…Righteousness, here, is not taken to denote a quality or habit, but by way of imputation, on the ground of Christ’s righteousness being reckoned to have been received by us. What, on the other hand, is denoted by sin? It is the guilt, on account of which we are arraigned at the bar of God. As, however, the curse of the individual was of old cast upon the victim, so Christ’s condemnation was our absolution, and with his stripes we are healed (Isaiah liii, 5).

…The righteousness of God is taken here to denote – not that which is given us by God, but that which is approved by him…. Farther, in Romans iii. 23, when he says, that we have come short of the glory of God, he means, that there is nothing that we can glory in before God, for it is no very difficult matter to appear righteous before men, but it is mere delusive appearance of righteousness, which becomes at last the ground of perdition. Hence, that is the only true righteousness, which is acceptable to God.

Let us now return to the contrast between righteousness and sin. How are we righteous in the sight of God? It is assuredly in the same respect in which Christ was a sinner. For he assumed in a manner our place, that he might be a criminal in our room, and might be dealt with as a sinner, not for his own offenses, but for those of others, inasmuch as he was pure and exempt from every fault, and might endure the punishment that was due to us – not to himself. It is in the same manner, assuredly, that we are now righteous in him – not in respect of our rendering satisfaction to the justice of God by our own works, but because we are judged of in connection with Christ’s righteousness, which we have put on us by faith, that it might become ours.

Fall 2015 at Seminary: Some More Beauty, a Buck , and a Falling Cottonwood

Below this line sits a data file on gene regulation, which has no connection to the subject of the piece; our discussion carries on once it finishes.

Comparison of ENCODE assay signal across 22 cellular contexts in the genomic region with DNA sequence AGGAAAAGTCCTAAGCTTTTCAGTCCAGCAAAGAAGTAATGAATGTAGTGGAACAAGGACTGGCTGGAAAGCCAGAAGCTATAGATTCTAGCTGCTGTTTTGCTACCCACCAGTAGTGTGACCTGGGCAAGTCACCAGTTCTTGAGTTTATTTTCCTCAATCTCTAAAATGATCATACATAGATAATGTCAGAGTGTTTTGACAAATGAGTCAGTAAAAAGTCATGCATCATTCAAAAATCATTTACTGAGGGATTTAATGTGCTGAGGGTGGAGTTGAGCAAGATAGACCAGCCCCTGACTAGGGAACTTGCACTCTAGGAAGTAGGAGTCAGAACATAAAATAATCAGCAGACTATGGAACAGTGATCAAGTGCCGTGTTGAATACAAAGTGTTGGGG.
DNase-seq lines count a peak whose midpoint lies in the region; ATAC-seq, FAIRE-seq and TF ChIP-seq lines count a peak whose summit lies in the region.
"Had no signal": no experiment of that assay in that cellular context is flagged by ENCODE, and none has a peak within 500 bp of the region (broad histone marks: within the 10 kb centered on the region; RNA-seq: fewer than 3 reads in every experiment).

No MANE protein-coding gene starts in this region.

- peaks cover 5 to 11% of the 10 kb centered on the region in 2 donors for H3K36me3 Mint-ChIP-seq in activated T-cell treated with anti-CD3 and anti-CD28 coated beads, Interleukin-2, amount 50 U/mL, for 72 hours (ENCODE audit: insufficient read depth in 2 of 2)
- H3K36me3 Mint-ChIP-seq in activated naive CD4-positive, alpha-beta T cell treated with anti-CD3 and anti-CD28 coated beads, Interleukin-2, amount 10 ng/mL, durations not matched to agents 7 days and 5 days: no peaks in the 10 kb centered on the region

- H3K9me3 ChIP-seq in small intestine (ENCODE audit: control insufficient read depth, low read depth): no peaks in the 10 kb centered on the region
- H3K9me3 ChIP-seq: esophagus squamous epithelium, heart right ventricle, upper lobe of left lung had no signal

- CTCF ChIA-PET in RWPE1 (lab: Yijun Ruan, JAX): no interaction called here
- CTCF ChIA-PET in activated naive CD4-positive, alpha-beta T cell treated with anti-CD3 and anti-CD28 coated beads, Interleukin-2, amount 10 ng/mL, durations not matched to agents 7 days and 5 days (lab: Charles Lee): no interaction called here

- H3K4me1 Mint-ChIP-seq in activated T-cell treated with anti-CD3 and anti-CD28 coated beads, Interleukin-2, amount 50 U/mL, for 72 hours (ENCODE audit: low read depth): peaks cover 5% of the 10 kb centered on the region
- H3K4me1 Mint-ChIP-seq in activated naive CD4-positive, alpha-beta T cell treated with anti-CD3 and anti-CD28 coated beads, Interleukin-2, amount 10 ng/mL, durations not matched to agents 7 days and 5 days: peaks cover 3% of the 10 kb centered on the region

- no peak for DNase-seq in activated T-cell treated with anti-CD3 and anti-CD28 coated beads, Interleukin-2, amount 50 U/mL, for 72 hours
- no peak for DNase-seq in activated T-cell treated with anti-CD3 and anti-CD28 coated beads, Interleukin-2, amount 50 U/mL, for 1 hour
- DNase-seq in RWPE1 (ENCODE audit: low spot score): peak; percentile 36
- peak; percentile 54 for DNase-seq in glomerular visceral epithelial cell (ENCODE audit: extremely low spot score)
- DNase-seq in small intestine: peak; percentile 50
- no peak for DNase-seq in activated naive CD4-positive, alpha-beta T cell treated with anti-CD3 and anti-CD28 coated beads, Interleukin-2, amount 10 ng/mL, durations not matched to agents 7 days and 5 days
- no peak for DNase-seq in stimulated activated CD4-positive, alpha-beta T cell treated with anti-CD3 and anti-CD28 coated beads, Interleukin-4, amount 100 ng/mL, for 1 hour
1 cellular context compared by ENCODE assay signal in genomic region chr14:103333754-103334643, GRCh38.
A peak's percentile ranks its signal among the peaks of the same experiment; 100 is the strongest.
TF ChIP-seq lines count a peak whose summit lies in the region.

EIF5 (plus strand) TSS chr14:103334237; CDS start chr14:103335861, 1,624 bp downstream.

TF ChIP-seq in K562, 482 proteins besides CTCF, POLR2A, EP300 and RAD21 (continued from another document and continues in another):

In the last month (October/November) I have taken a few more pictures around the PRC Seminary, which I will share with you this Friday afternoon.

I have a few more Fall color pictures from around the building; then a few critters shots – crab-apple eating turkeys, a day lilly eating doe, and a small buck (the first one we have seen here in two years!); and finally, a large cottonwood that we had cut down by Caleb Kamps here last week (Thanks for the great job!).

Enjoy a further taste of Fall on the Seminary grounds!

Sem front

Sem front – Fall 2015

A hidden gem tucked back off the old drive.

A hidden gem tucked back off the old drive.

Wild turkeys eating the crab apples - a Fall favorite snack!

Wild turkeys eating the crab apples – a Fall favorite snack!

A doe caught green-mouthed! Eating our day lillies, that is.

A doe caught green-mouthed! Eating our day lillies, that is.

The buck stopped here - and rubbed his little antlers.

The buck stopped here (out back) – and rubbed his little antlers.

A nice shot of the buck as he turned.

A nice shot of the buck as he turned.

A mighty (but miserable!) cottonwood being prepped for its fall.

A mighty (but miserable!) cottonwood being prepped for its fall.

Timber! There she goes!

Timber! There she goes!

And now, the fun part - cutting the cottonwood up.

And now, the fun part – cutting the cottonwood up.

The executive tree committee is deciding what to do with the wood. :)

The executive tree committee is deciding what to do with the wood. :)

Published in: on November 13, 2015 at 2:09 PM  Comments (1)  

PRC History – Dutch Worship Services

Back on October 22 we raised this question in connection with some research being done on the Dutch services in the PRC:

While we are on the subject of Dutch services, we may put the question before you: when did Dutch services end in the PRC? We have checked several congregations now, and you might be surprised to learn when these services came to an end.

It is (over) time that we returned to this matter. Research on several PRCs revealed the following concerning when the last Dutch service was held:

  • First PRC, Grand Rapids, MI – April 7, 1957
  • Roosevelt Park (SW) PRC – 1945
  • Rock Valley, IA PRC – 1957